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The Adventures in Cardboard Residency

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Adventures in Cardboard will bring a sense of wonder and student-driven play to your school.

Our residency programs can take shape in a number of ways to fit a variety of needs. Consider how you’d like to schedule our visits. Once a week over multiple weeks or several days in a row? During school or after school?

Take a look at some of the adaptable programs below or talk to us about your own crazy awesome ideas. We love to collaborate.

The Classic AiC Program (a bit of everything)

  • Build basic props and costumes.
  • Play strategic live-action games.
  • Explore fantasy role playing.

Live Action Games Focus

  • Play a sustained, multi-day, live action game in a fantasy setting.
  • Practice team strategy and communication skills.

Props and Costumes Focus

  • Assemble and customize prepared armor and costume pieces.
  • Design and build original props.

Castle Roleplay Focus

  • Design and build an inhabitable fantasy structure. (i.e. castle, village, ship, labyrinth, etc...)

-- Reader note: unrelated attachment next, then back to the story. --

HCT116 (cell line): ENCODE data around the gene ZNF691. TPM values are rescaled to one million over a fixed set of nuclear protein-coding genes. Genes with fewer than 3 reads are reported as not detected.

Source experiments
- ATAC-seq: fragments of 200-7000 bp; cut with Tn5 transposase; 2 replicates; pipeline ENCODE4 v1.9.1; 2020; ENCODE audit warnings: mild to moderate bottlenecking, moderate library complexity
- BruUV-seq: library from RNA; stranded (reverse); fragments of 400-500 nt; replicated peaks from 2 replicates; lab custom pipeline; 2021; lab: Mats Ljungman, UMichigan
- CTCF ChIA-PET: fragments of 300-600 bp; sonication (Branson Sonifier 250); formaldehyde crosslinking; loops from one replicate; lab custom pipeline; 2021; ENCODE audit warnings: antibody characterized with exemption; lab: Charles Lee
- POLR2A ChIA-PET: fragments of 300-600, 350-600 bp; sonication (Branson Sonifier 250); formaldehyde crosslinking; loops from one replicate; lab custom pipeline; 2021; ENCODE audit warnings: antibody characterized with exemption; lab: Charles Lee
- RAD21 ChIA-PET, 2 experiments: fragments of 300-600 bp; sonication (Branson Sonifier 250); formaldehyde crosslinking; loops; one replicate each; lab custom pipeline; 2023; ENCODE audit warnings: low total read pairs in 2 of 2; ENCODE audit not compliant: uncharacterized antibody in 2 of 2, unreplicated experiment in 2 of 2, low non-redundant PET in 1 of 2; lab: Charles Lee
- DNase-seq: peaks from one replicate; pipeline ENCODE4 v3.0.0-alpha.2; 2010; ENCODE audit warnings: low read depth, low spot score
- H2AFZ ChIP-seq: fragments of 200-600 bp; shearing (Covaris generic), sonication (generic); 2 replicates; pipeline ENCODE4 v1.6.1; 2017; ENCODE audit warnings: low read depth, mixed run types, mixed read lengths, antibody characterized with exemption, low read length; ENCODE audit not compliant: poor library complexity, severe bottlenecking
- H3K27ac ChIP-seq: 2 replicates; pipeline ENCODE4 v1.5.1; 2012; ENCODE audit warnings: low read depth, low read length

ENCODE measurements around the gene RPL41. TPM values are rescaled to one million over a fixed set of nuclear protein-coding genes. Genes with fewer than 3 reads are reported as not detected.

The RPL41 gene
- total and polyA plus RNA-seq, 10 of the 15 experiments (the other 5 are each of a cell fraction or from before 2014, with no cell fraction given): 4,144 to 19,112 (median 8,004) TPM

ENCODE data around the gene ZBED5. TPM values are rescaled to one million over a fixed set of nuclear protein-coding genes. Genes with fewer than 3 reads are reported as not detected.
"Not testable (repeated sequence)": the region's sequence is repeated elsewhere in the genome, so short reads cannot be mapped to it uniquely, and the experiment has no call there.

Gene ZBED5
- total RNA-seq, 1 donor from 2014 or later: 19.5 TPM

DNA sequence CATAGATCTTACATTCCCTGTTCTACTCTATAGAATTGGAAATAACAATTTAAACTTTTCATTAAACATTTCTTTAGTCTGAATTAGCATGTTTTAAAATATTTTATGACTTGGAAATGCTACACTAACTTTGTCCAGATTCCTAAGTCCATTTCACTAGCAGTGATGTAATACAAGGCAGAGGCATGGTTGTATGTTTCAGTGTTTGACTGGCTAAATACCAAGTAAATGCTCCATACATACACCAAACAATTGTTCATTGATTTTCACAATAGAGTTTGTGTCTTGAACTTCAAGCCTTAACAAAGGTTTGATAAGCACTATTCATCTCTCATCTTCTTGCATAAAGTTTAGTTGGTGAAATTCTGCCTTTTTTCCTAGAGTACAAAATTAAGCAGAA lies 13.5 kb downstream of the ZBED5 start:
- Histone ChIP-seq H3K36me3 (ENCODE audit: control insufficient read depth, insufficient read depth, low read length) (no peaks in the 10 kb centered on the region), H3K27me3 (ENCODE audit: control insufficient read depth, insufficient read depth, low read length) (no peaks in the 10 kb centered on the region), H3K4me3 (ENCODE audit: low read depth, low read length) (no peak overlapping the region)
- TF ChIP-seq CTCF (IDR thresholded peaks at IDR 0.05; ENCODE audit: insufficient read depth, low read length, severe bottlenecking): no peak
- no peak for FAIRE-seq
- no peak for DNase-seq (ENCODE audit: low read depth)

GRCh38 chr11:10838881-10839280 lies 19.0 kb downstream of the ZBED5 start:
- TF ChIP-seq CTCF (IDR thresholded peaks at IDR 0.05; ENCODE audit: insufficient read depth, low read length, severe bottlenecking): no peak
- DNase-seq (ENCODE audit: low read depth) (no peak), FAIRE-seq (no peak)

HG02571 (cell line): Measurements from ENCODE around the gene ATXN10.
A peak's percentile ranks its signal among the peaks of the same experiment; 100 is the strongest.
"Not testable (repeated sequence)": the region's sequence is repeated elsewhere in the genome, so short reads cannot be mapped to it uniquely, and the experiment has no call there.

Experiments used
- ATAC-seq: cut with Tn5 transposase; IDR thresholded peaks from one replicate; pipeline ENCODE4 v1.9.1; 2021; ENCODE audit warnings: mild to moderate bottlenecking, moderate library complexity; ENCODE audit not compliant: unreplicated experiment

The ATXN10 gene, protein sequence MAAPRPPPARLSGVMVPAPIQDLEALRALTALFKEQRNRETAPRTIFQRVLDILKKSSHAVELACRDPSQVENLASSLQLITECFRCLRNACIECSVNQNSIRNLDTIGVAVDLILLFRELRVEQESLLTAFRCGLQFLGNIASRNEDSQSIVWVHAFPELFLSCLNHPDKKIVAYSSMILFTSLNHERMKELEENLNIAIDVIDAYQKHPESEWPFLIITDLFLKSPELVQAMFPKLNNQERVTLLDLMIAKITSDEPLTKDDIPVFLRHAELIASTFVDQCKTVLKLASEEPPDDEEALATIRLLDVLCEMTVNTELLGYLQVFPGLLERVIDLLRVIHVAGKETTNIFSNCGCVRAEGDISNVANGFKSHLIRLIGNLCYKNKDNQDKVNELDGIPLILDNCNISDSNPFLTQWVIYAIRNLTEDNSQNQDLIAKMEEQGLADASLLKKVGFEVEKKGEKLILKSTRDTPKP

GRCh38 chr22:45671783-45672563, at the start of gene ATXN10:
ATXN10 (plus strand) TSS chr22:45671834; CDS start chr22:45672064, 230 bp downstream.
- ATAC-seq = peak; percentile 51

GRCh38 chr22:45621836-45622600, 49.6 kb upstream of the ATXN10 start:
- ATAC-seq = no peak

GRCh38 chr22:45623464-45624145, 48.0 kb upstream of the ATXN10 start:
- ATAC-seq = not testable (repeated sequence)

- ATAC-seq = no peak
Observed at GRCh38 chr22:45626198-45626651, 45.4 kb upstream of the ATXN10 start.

• Set aside lots of time for free role-playing in the installation.
  • Host a final event in the installation. (i.e. a grand tour, festival, or optionally learn safe sword tag and play a final game)
  • This is typically one project with many groups contributing.

Classic Residencies

Why tell fantasy stories?

Adventures in Cardboard loves fantasy. We love it in books, literature and games, and  we love it as a tool for inviting groups with diverse interests into eclectic story-building and play. In fantasy almost anything goes, you can be anything you like and fantasy evokes powerful play where players create and act out stories with surprising courage. 

Adventures in Cardboard uniquely blends competitive play and cooperative storytelling. We weave stories into our gameplay where characters have built-in strengths and flaws, are heroes or villains, absurd, poetic, obsessive, maniacal, profound, ridiculous but always larger-than-life. Kids can either use the rules of our games to determine contests and outcomes, or they can improvise how their stories play out earning the consent of other storytellers. Sometimes they do both simultaneously and the process seems to create a greater capacity for communication and empathy.

And there are many invitations into this happy chaos. A child who builds fantastic armor, costumes or props can become an icon. Kids needing competitive physical play find that a builder's armor or another's intelligent strategy may enhance their performance. Those with social intelligence or a sense of humor can affect game play through character and persuasion. Each participant finds their way into the story through gameplay, roleplay, or crafting, feeding a respect for a variety of talents and a stronger sense of community. The results are often miraculous.